By Dia Pfleger, MSOMA
What is Tourette syndrome? According to the Mayo Clinic, Tourette (too-RET) syndrome is a disorder that involves repetitive movements or unwanted sounds (tics) that can’t be easily controlled. For example, patients might repeatedly blink their eyes, shrug their shoulders, or blurt out unusual sounds or offensive words. In ancient cultures, Tourette syndrome (TS) was thought to be the influence of an evil spirts or demons. Unfortunately, there lingers to this day a negative stereotype that Tourette’s is simply a sudden uncontrolled outburst of foul language, as played out in the movies.
According to the study “A National Profile of Tourette Syndrome, 2011-2012” by the Centers for Disease Control and Prevention (CDC),1 in every 360 (0.3%) children 6-17 years of age in the United States has been diagnosed with TS based on parent report–about 138,000 children.
Among children diagnosed with TS:
- 37% have been reported as having moderate or severe forms of the condition.
- Boys are three to five times more likely to have TS than girls. People from all racial and ethnic groups can have TS. Non-Hispanic white children are twice as likely to be diagnosed with TS as Hispanic and black children.
- Children 12-17 years of age are twice as likely to have TS as children 6-11 years of age.
Children diagnosed with TS are also very likely to develop co-occurring conditions. 86% have been diagnosed with at least one additional mental, behavioral, or developmental condition, such as:
- Attention-deficit/hyperactivity disorder (ADHD), 63%
- Anxiety problems, 49%
- Learning disability, 47%
- Autism spectrum disorder, 35%
Obsessive-compulsive disorder, behavioral, speech, and language problems, intellectual and developmental delays or disabilities, and depression are also common.
According to DSM-V, Tourette’s is an inherited neuropsychiatric disorder, believed to be organic damage to the central nervous system. Currently, there is no cure, and no medication that works universally for all patients. The medications that are prescribed often have significant adverse effects.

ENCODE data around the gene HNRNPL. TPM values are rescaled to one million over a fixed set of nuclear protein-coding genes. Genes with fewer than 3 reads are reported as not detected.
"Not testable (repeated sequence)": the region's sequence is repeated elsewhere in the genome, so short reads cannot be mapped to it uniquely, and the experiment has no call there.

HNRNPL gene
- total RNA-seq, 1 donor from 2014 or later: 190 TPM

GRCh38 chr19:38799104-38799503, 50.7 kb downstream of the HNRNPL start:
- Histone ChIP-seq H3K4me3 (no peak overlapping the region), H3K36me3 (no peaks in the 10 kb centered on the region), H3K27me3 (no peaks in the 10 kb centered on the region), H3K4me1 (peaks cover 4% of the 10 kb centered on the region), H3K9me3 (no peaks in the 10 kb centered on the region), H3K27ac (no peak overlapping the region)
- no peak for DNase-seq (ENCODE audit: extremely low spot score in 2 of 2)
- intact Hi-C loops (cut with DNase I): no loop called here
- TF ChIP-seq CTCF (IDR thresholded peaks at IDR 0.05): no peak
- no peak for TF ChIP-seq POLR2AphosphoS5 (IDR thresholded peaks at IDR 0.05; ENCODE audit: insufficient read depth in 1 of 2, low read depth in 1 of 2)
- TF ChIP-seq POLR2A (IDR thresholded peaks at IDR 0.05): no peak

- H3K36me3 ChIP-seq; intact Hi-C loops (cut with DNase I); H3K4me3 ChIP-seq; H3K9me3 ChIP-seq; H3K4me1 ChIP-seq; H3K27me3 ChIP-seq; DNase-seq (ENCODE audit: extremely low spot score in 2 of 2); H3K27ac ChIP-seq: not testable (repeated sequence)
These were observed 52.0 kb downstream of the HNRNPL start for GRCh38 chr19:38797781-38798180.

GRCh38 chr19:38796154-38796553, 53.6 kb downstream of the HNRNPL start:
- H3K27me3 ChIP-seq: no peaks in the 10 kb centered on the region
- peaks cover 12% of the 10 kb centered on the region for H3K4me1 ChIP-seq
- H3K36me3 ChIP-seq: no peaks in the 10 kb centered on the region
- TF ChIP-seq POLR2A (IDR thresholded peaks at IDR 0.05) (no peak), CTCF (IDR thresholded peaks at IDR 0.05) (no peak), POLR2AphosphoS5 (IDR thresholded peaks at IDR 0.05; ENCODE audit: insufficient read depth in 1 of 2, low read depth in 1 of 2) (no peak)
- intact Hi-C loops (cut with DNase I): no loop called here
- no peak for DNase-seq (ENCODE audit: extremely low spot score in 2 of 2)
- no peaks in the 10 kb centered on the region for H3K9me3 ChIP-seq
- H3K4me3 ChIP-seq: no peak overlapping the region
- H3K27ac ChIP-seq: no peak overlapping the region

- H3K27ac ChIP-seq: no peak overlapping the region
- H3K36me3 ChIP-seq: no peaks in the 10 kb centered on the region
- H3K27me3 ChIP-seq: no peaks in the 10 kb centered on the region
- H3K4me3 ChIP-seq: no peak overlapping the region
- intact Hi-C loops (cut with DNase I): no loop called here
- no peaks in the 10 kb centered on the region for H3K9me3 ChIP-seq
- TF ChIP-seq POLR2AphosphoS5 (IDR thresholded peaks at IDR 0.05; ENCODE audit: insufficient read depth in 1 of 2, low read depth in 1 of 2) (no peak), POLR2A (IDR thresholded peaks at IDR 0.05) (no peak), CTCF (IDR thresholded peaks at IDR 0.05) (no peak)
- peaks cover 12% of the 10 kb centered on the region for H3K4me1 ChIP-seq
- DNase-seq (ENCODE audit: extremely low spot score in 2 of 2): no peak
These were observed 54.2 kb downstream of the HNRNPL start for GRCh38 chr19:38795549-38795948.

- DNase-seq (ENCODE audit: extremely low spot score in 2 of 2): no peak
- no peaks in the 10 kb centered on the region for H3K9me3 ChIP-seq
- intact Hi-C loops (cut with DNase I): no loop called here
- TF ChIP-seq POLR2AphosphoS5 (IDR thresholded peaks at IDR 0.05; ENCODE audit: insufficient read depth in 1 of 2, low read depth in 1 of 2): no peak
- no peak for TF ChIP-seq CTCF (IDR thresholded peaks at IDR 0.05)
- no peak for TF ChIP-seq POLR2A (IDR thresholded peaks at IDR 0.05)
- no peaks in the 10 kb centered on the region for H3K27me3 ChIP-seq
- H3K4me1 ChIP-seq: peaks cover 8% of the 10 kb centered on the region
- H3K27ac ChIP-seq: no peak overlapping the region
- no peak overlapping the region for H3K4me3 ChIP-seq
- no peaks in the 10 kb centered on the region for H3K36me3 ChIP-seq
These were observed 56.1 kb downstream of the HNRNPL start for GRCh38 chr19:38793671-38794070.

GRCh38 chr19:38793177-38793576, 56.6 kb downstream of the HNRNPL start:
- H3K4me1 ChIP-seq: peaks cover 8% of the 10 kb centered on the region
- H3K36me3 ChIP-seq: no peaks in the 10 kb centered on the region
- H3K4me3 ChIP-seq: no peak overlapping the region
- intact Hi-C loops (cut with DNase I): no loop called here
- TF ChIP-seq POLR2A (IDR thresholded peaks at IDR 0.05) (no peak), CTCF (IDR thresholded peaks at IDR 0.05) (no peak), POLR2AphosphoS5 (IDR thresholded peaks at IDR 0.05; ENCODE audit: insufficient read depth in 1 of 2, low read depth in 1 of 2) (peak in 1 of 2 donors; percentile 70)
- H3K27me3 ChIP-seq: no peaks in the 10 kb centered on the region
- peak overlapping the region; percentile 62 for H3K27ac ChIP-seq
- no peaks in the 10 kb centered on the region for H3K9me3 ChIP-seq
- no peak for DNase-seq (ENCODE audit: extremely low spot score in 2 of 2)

My patient, age 22, was diagnosed with Tourette’s at age 10. She also had been diagnosed with co-occurring conditions of obsessive-compulsive disorder (OCD) and anxiety.
I treated her anxiety, stress, and sleep problems for almost a year. I also treated her tics. Tics are classified in two categories: simple and complex. Simple tics, from which my patient suffered, are sudden, brief repetitive tics involving a limited number of muscle groups. Complex tics are distinct and coordinated patterns of movement involving muscle groups.
At the time of treatment, my patient was taking a dopamine blocker to help lessen her tics and antidepressant medication prescribed by her medical doctor. She was also receiving other alternative medicine treatments, such a massage therapy and chiropractic medicine.
In traditional Chinese medicine, Tourette syndrome can be understood as yang excess due to deficient yin leading to wind. Those show a deficiency in kidney yin deficiency or liver yin deficiency leading to liver yang rising. Acupuncture has a long and successful history in the treatment of the tics, uncontrolled movements, and vocal disturbances of Tourette syndrome.
My patient’s acupuncture treatment plan was: Buddha triangular on dominant hand, PC6, four gates LI4, LV3, Cv17, Cv14, Yintang, SP6, and St36, KD3, KD6. She tracked her acupuncture treatment progress in her diary, reporting a decrease in her anxiety as well as improved sleep quality. She also noted 30-40% fewer simple tics occurring daily.
Based on the significant improvements that my patient reported regarding her symptoms, acupuncture can effectively treat chronic disorders, like TS. Like my patient with TS and other patients like her, they are seeking acupuncture for better clinical outcome to control and eliminate Tourette syndrome rather than taking western medications for the duration of their lives.
Dia Pfleger earned her master’s in acupuncture and Oriental medicine and is currently a PhD student. She became interested in alternative and complementary medicine when her young son was diagnosed with severe autism. Dia began her journey at National University of Health Sciences in Lombard, IL, studying chiropractic medicine and oriental medicine. At NUHS, Dia was selected for a residency at Stroger’s Cook Country Hospital, Chicago, IL.
- Bitsko, RH, Holbrook, JR, Visser, SN, Mink, JW, Zinner, SH, Ghandour, RM, Blumberg, SJ (2014). A National Profile of Tourette Syndrome, 2011-2012. J Dev Behav Pediatr 35(5), 317-322.
- Centers for Disease Control and Prevention. Prevalence of diagnosed Tourette Syndrome in persons aged 6-17 years – United States, 2007. MMWR Morb Mortal Wkly Rep. 2009; 58(21): 581-5.
- American Psychiatric Association. Diagnostic and statistical manual of mental disorders: Fifth edition, DSM-5, Washington, DC; 2013.